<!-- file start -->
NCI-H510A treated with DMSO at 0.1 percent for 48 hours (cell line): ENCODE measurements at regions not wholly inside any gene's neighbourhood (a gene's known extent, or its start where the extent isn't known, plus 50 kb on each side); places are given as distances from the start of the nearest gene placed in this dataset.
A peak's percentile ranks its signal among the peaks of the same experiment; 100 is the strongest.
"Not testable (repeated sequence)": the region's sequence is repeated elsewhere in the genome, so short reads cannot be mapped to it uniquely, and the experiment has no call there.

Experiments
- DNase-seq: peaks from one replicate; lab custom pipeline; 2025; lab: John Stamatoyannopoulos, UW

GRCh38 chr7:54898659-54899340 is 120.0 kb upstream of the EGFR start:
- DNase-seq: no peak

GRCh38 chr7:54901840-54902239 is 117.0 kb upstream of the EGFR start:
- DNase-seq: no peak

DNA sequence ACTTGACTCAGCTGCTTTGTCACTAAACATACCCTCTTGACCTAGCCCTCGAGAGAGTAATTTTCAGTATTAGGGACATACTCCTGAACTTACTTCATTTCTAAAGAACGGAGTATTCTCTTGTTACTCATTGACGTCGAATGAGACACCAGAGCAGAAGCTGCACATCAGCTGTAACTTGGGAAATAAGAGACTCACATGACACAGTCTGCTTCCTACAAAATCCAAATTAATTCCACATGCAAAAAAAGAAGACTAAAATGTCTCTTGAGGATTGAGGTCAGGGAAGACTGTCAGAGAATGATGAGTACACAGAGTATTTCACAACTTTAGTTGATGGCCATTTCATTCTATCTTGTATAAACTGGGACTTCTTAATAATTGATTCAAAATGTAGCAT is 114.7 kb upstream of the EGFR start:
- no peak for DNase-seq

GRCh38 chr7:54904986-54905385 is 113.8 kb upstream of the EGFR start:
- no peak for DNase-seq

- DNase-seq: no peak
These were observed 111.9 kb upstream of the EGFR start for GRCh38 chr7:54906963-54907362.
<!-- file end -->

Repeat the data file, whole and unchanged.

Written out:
NCI-H510A treated with DMSO at 0.1 percent for 48 hours (cell line): ENCODE measurements at regions not wholly inside any gene's neighbourhood (a gene's known extent, or its start where the extent isn't known, plus 50 kb on each side); places are given as distances from the start of the nearest gene placed in this dataset.
A peak's percentile ranks its signal among the peaks of the same experiment; 100 is the strongest.
"Not testable (repeated sequence)": the region's sequence is repeated elsewhere in the genome, so short reads cannot be mapped to it uniquely, and the experiment has no call there.

Experiments
- DNase-seq: peaks from one replicate; lab custom pipeline; 2025; lab: John Stamatoyannopoulos, UW

GRCh38 chr7:54898659-54899340 is 120.0 kb upstream of the EGFR start:
- DNase-seq: no peak

GRCh38 chr7:54901840-54902239 is 117.0 kb upstream of the EGFR start:
- DNase-seq: no peak

DNA sequence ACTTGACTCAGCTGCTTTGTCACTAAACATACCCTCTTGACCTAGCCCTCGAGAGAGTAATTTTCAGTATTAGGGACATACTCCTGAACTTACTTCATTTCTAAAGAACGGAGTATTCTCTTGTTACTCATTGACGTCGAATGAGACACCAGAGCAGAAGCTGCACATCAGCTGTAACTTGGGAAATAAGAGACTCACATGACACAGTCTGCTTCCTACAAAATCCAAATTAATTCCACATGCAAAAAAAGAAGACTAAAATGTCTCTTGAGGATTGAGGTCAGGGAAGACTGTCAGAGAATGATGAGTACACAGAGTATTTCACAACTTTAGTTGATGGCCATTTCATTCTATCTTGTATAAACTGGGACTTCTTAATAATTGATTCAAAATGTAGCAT is 114.7 kb upstream of the EGFR start:
- no peak for DNase-seq

GRCh38 chr7:54904986-54905385 is 113.8 kb upstream of the EGFR start:
- no peak for DNase-seq

- DNase-seq: no peak
These were observed 111.9 kb upstream of the EGFR start for GRCh38 chr7:54906963-54907362.